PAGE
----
Three years ago today, my family and friends gathered at my parent’s house to celebrate the life of my father Alan Staniforth, who had died the month before. Two weeks ago today, Marc Maron’s television show, Maron, aired its final episodes on IFC. If you are wondering how these two are related, I’m about to tell you.
Two weeks ago, on Monday morning, I started my morning commute as I do every morning with Marc Maron and his WTF podcast. A few minutes into episode #723, Marc started talking about the Maron season 4 finale.
Then he said it.
He said the thing that I have been dreading since the first episode of Maron aired. Marc announced that the season finale of Maron would also be the series finale because he was ending the show after four seasons.
Marc went on to talk about how he could go on with the IFC show, but how he was happy with the story arc and how he believed that we, the fans, would be happy with the ending too. He wanted to end the show on a strong note, not because of cancellation by the network or desperation on his part.
I could not believe what I had heard. The news hit me hard. I actually called my husband to tell him the news. I know you might think that I am being dramatic or overreacting, but I am honestly very sad that Maron has ended. Maron was not only one of the best shows on television, but it was also my favorite show on television.
Don’t get me wrong, I like Marc Maron in all forms: podcaster, actor, comedian, and almost birthday twin (our birthdays are two days apart). But the TV show was a different animal. It was well-written, hilarious, painfully awkward at times, and also had some beautifully poignant moments as well. Maron became a respite for me during one of the most difficult times of my life.
But, Darcy, TV shows end and people move on. Plus, you will be able to watch all four seasons on Netflix. It’s not like Marc Maron died.
You’re right. Maron is alive and well as I write this. On Thursday there will be a new WTF and I will still be able to see him do stand-up comedy in front of both intimate and not-so-intimate audiences. But the television Maron was something different for me. Marc Maron didn’t die, but my dad did.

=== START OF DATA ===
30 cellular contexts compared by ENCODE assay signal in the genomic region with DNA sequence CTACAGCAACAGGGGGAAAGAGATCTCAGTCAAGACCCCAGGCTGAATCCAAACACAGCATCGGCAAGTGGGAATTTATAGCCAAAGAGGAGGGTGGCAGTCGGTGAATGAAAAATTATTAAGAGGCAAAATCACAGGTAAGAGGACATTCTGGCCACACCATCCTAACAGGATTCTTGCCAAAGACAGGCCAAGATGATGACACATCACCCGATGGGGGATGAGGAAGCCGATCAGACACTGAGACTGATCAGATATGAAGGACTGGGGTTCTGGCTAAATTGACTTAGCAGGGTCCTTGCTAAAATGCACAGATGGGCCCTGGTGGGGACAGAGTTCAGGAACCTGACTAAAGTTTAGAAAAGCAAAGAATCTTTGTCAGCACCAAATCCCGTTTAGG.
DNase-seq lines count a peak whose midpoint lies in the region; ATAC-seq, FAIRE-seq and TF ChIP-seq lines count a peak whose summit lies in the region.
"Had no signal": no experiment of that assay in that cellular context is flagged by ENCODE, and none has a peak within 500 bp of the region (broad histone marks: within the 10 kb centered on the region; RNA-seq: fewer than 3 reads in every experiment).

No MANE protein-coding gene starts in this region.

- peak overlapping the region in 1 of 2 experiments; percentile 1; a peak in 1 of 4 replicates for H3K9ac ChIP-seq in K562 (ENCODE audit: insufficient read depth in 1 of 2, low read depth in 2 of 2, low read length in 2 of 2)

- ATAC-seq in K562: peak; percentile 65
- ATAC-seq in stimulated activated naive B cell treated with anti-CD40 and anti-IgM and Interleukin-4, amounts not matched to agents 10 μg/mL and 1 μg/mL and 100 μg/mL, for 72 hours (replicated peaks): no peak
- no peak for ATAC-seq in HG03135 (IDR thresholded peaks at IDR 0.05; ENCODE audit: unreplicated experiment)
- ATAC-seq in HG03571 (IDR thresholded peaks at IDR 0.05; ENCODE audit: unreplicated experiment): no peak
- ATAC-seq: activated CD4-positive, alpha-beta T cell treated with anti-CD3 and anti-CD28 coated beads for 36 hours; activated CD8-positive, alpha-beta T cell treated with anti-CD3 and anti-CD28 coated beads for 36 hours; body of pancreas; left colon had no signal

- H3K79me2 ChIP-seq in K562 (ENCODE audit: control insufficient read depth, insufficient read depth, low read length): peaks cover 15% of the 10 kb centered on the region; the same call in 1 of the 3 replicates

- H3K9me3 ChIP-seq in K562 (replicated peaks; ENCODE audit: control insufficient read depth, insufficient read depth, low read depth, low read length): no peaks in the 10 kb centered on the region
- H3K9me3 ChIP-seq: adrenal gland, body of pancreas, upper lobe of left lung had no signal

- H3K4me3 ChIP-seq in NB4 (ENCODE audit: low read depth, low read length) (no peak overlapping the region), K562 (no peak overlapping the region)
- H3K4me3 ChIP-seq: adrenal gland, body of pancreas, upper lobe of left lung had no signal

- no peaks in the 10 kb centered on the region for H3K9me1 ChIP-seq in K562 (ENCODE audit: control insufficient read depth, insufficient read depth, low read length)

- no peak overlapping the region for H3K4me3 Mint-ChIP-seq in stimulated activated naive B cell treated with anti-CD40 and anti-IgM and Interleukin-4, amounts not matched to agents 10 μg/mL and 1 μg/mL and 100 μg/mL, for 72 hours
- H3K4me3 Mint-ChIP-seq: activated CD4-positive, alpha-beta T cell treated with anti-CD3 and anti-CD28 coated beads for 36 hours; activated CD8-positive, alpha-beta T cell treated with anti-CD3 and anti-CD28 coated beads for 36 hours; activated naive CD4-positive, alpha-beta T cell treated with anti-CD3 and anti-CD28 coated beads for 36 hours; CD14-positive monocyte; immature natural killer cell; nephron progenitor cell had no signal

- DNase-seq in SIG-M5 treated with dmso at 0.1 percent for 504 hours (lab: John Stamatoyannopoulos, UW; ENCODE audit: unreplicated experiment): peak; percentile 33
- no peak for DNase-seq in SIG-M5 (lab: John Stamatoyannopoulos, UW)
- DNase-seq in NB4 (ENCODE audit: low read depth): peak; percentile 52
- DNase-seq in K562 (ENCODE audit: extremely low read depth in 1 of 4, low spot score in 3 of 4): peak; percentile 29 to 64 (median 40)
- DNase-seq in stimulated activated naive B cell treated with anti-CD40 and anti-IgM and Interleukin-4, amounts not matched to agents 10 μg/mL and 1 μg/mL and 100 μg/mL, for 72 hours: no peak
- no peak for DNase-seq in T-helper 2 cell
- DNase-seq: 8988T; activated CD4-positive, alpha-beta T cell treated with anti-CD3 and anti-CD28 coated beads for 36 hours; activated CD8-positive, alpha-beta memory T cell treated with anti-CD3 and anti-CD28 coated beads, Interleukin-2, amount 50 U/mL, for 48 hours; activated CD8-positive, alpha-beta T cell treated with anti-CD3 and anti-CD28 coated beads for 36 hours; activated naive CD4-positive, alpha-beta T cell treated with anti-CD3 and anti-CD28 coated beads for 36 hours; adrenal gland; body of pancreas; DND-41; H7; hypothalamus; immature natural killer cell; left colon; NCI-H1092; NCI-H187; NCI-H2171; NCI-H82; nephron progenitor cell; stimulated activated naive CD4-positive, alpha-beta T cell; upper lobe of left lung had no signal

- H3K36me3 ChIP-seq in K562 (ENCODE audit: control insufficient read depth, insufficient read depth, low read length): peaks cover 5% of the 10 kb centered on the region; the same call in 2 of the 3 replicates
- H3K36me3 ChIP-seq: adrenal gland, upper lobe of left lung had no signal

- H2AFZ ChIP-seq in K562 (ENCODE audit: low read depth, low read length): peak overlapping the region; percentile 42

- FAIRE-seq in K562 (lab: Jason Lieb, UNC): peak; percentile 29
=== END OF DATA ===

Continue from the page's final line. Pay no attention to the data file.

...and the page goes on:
Maron, season one, episodeone, debuted on IFC on May 3, 2013. I had been looking forward to the show ever since Marc had announced that the show was coming to television. But what I had not realized until looking back now is that the show became my port in a storm while my father was dying.
In 2011, my father Alan was diagnosed with COPD and ILD, two gnarly lung diseases which the pharmaceutical companies downplay when they advertise meds for these diseases on TV. For almost two years, my dad had been maintaining and his meds had been working, but in the spring of 2013 he began to take a turn. Just about a month before Maron premiered, my dad had decided to enter in-home hospice care because the end was coming.
So there I was facing one of the most horrific times during my life and this television show debuts; and I laugh, and I cringe, and throughout the season I sometimes even cry, but most of all for those 30 minutes I forget about the fact that my father is dying. It was the most perfect 30 minutes I could ask for during that time.
My father died peacefully at home on June 24th, 2013. His death came right before the season one finale. And so for the next three years, each spring, as my heart and mind started replaying the events of the spring and summer of 2013, Maron would return to IFC and I could leave my grief and my memories and just return to that safe space for 30 minutes each week.
So when Marc came on the air two weeks ago and said that Maron was ending, I had to look into myself and figure out why I was so upset. Yes I loved the show, but I realized that I was losing a show that had been my safe space and my relief during the worst time of year for the past three years.
I wanted to write this because it’s a testament to art. I’m not wanting to sound trite or cliche, but it’s important to express that a television show (that so many people worked on) can do more than just entertain. This is a testament that the art of a television show can help a person cope and heal and have some relief.
It’s been three years since my dad died, and of course I still miss my dad. It’s only been two weeks since the show ended and I still miss watching Maron. But I am so thankful to Marc and the entire group of people behind Maron for creating such a brilliant show.
And if you are wondering if I liked the ending, I did. I really did. In fact, I loved it. For me, it was perfect.